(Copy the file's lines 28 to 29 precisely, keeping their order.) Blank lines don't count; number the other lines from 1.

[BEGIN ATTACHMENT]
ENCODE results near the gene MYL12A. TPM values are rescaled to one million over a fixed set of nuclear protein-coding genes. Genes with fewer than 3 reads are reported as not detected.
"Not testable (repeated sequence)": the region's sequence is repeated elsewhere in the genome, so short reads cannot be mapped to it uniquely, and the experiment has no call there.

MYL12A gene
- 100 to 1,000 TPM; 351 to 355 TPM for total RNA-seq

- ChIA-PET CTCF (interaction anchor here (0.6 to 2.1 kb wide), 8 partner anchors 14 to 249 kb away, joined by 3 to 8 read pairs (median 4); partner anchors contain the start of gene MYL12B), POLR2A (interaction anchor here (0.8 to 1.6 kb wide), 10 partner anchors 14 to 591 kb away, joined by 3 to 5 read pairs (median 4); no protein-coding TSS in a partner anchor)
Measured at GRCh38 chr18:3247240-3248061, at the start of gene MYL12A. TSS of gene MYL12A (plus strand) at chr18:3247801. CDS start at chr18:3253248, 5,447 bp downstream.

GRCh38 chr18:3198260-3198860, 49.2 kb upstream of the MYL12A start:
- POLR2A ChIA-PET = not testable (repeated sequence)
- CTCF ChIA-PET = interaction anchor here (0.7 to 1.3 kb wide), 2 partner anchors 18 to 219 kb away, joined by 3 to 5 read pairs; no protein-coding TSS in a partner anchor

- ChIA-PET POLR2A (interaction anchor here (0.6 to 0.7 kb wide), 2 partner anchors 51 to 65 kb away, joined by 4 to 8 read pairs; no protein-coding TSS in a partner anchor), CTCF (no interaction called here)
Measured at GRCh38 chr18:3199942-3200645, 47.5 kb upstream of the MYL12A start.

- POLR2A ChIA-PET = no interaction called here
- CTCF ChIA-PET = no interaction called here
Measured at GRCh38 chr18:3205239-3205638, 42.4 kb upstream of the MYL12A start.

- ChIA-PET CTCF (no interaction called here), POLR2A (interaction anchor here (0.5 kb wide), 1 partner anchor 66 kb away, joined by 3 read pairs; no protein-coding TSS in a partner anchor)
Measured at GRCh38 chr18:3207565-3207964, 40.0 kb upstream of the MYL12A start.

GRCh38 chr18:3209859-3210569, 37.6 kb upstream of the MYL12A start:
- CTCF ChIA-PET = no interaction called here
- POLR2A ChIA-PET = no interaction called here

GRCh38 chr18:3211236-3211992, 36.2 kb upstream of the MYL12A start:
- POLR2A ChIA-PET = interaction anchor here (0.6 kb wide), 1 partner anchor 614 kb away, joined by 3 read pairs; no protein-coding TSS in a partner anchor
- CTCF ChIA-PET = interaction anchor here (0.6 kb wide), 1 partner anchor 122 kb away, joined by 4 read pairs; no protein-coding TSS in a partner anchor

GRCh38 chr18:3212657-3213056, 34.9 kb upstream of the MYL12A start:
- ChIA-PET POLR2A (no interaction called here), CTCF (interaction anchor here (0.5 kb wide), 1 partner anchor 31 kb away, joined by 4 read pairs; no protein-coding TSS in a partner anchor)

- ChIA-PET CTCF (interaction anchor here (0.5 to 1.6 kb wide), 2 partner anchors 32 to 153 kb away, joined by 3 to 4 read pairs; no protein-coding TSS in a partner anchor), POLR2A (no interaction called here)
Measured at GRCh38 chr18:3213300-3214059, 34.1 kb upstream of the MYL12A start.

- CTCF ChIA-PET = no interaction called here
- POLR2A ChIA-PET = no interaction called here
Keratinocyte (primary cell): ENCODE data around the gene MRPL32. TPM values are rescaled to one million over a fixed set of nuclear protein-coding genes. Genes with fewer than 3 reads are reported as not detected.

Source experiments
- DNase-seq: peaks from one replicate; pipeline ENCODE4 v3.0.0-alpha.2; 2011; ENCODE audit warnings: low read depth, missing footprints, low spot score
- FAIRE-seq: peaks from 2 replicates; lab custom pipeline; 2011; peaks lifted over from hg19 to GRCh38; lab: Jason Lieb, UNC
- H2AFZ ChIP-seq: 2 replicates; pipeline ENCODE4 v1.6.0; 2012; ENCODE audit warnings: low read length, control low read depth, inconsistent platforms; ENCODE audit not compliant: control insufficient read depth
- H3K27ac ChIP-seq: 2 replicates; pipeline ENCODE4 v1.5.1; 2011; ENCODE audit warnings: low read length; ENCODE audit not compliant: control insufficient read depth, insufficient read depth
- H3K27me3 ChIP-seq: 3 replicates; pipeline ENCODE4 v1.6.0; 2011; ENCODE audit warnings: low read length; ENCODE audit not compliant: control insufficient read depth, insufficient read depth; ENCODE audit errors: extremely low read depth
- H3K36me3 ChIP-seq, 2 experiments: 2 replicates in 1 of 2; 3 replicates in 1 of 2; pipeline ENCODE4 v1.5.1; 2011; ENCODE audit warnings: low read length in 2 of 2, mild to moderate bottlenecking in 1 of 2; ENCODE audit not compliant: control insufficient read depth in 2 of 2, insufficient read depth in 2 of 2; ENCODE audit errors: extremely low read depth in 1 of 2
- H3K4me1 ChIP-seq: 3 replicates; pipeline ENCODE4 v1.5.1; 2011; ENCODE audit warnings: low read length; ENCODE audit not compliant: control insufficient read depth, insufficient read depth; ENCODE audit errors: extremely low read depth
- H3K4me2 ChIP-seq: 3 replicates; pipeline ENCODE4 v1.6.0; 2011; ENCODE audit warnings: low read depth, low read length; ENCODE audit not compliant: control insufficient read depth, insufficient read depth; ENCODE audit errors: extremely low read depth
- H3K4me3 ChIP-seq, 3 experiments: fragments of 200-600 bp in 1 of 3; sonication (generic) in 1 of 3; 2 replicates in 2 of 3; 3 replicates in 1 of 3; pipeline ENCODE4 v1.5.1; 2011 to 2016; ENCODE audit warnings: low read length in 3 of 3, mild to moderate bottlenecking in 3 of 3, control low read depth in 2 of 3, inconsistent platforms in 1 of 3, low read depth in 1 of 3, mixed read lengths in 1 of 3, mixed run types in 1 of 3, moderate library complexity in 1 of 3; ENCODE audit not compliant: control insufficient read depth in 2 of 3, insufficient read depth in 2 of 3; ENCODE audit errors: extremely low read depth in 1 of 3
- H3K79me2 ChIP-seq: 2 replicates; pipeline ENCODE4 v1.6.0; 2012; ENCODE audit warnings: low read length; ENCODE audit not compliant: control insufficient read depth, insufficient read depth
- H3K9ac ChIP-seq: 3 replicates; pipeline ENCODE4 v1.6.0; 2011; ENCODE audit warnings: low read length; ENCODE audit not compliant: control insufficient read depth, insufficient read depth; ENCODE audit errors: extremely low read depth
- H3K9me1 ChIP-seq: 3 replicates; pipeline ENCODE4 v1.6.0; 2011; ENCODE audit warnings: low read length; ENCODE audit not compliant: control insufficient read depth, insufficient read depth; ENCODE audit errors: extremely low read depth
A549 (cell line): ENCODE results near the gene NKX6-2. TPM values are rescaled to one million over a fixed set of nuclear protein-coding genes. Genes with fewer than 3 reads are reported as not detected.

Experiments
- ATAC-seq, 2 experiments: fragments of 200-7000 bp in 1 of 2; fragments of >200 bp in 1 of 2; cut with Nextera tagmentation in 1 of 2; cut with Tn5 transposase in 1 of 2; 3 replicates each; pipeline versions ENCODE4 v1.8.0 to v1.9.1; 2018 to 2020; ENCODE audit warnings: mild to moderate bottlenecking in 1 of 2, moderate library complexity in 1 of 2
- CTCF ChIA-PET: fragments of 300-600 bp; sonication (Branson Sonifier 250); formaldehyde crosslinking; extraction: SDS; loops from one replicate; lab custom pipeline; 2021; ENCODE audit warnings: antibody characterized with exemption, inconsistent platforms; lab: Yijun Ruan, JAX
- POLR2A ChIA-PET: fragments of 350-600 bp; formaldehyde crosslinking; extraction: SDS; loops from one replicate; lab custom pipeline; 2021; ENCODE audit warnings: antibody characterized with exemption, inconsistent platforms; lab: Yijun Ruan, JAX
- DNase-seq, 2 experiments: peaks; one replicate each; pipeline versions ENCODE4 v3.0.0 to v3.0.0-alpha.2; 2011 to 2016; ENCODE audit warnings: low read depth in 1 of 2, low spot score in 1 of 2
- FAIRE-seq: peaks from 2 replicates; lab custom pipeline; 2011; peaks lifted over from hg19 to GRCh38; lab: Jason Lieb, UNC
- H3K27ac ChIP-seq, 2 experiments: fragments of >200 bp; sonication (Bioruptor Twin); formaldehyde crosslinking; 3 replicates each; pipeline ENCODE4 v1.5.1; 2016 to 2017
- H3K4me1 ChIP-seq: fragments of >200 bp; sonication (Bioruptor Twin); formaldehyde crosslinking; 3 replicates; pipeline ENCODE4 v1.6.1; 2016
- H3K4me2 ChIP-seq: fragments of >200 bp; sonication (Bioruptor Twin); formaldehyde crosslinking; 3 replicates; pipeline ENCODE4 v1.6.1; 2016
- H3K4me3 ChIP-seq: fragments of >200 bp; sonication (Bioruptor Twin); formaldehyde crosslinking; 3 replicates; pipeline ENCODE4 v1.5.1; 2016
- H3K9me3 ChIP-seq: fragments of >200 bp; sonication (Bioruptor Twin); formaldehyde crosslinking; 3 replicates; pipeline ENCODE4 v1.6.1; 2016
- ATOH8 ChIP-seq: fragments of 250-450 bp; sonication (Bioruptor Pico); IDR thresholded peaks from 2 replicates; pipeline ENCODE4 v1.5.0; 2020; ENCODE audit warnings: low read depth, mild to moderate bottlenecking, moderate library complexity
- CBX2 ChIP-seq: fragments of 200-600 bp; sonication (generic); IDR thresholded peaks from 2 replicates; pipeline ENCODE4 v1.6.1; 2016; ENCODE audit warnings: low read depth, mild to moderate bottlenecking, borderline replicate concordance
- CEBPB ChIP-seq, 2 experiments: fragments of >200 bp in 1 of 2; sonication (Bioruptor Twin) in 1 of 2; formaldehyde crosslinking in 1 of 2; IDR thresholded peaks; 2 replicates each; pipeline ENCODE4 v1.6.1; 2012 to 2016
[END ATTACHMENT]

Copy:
- POLR2A ChIA-PET = no interaction called here
Keratinocyte (primary cell): ENCODE data around the gene MRPL32. TPM values are rescaled to one million over a fixed set of nuclear protein-coding genes. Genes with fewer than 3 reads are reported as not detected.